10/(Sales price per unit – .1) = 10

Sales price per unit = 1.1

In this case, if the child wanted to reach their breakeven point only selling 10 glasses of lemonade a month, without changing any other variables, they would need to raise their prices to charge $1.10 per glass of lemonade.

Calculation of breakeven point by fixed costs

Say the child’s business is booming, and they want to hire their little sister to help at a fixed salary of $1 a month. How will this affect the breakeven point? How many glasses of lemonade will the child have to sell at $1 each to break even?

Fixed costs/(Sales price per unit – Variable cost per unit) = Breakeven quantity of sales

The child’s fixed cost is now $11 instead of $10.

11/(1- .1) = Breakeven quantity of sales

Breakeven quantity of sales = 12.22

If the child’s fixed costs increase by $1/month, and they choose not to change their selling price, then the child will need to sell just over 12 glasses of lemonade a month to break even, and 13 to make a gross profit.

Calculation of breakeven point by variable costs per unit

Now say there is a lemon shortage, and the variable cost per unit increases to $.50. How many glasses of lemonade will the child need to sell now to reach their breakeven point?

Fixed costs/(Sales price per unit – Variable cost per unit) = Breakeven quantity of sales

10/(1-.5) = Breakeven quantity of sales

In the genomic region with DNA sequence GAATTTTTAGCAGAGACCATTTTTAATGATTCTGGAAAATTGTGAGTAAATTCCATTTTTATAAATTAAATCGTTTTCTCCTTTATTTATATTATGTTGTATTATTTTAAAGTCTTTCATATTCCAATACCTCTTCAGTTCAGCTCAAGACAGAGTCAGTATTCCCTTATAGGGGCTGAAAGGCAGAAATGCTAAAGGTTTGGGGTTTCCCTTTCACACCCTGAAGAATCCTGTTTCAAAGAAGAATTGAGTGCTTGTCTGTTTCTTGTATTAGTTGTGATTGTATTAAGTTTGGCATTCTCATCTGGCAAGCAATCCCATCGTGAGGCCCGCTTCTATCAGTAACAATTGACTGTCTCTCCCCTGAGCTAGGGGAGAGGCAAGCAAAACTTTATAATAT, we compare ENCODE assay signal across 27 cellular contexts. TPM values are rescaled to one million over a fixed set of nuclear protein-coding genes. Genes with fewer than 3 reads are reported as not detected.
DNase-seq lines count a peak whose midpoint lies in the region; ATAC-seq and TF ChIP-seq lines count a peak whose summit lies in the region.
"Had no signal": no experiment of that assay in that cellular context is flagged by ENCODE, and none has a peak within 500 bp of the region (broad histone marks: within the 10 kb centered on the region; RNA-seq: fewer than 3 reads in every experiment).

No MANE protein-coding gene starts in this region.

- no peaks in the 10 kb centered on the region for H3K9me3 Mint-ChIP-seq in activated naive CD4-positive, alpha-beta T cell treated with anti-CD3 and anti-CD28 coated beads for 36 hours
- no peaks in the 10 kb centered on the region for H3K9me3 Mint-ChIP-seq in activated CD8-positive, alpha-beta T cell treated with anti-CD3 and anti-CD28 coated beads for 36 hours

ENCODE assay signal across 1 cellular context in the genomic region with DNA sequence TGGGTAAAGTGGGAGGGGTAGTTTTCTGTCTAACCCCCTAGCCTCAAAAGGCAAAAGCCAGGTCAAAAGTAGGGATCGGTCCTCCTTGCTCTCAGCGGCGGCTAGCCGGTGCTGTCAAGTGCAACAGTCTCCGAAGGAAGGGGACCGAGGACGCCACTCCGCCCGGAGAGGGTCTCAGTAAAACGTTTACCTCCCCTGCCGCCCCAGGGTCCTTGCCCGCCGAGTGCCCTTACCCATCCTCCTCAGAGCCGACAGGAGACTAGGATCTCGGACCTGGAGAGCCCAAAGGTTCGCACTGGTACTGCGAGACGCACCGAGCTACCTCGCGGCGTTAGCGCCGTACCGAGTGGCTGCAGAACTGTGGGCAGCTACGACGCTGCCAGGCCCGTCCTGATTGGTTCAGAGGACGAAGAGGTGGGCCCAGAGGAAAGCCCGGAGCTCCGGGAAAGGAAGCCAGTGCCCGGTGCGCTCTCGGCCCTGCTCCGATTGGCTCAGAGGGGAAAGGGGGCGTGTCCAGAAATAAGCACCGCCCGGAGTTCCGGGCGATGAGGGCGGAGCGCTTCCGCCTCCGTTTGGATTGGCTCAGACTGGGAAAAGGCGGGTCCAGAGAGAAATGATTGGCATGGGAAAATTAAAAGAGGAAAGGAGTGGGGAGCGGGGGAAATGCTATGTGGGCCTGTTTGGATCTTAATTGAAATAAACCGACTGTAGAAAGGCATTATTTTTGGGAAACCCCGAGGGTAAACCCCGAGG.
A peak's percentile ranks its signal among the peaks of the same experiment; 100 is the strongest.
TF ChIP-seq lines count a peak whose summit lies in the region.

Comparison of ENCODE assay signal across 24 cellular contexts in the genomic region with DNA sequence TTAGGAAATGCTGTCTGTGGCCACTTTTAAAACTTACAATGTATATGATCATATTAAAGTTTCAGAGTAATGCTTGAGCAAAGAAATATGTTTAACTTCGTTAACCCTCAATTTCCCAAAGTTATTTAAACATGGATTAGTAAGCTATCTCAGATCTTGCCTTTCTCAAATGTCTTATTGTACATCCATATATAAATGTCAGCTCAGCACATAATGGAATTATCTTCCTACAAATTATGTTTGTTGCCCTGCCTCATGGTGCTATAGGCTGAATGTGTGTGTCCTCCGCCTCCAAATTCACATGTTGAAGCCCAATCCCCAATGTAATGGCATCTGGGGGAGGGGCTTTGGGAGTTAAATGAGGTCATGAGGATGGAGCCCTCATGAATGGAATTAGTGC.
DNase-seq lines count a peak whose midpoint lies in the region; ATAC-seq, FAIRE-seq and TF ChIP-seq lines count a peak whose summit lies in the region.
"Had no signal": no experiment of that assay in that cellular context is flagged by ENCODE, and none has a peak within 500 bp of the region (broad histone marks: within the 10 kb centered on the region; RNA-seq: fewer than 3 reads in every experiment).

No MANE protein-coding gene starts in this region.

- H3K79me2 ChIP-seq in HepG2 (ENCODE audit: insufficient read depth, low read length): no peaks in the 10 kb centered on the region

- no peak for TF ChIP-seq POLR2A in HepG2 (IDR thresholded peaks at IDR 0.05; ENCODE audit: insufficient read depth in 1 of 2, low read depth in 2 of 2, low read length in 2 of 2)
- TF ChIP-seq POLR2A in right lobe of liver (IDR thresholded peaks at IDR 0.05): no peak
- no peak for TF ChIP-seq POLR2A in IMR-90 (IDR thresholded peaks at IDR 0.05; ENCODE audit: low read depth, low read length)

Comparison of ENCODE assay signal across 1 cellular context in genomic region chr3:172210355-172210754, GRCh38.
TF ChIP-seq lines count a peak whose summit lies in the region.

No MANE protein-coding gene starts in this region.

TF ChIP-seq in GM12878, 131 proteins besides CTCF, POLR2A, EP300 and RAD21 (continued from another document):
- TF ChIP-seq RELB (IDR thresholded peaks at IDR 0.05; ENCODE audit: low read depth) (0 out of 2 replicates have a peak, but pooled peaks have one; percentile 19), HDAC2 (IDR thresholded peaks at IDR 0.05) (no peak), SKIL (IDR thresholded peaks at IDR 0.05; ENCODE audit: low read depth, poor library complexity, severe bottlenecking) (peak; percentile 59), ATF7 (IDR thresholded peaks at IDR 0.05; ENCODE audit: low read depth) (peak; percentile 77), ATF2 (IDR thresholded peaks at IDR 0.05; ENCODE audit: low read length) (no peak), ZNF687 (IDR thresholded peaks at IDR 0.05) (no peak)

Breakeven quantity of sales = 20

If the variable cost per unit increases to $.50, the child will have to sell 20 glasses of lemonade a month to break even and at least 21 to make a gross profit.

How to use a breakeven analysis to make business decisions

As we can see from the examples above, there are many ways in which a breakeven analysis can help an entrepreneur to make important business decisions. You can use breakeven analysis to figure out how any number of variables in cost, price, and quantity sold can impact your business’s profitability.

Cost calculation

A breakeven analysis can help you to decide if your business will remain profitable if you increase your company’s fixed costs—if you choose to move to a bigger and more expensive office space, for instance, or hire another salaried employee.

Budgeting and setting targets

A breakeven analysis can also help you budget by giving you a sense of what your profitability will look like in an upcoming month, quarter, or year.

Motivational tool

A breakeven analysis can help you to set sales benchmarks for yourself and employees and motivate you to work harder when you know that your profitability is at stake.

Margin of safety

A margin of safety is the difference between the amount of expected profitability and the breakeven point. By comparing the breakeven point with the expected profitability you can easily flag when sales aren’t on track to be profitable and make you money.

Keep in mind that this information may change over time with market conditions, and it’s worth regularly conducting breakeven analysis of all of your products and services.

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This article offers general information only, is current as of the date of publication, and is not intended as legal, financial or other professional advice. A professional advisor should be consulted regarding your specific situation. While the information presented is believed to be factual and current, its accuracy is not guaranteed and it should not be regarded as a complete analysis of the subjects discussed. All expressions of opinion reflect the judgment of the author(s) as of the date of publication and are subject to change. No endorsement of any third parties or their advice, opinions, information, products or services is expressly given or implied by RBC Ventures Inc. or its affiliates.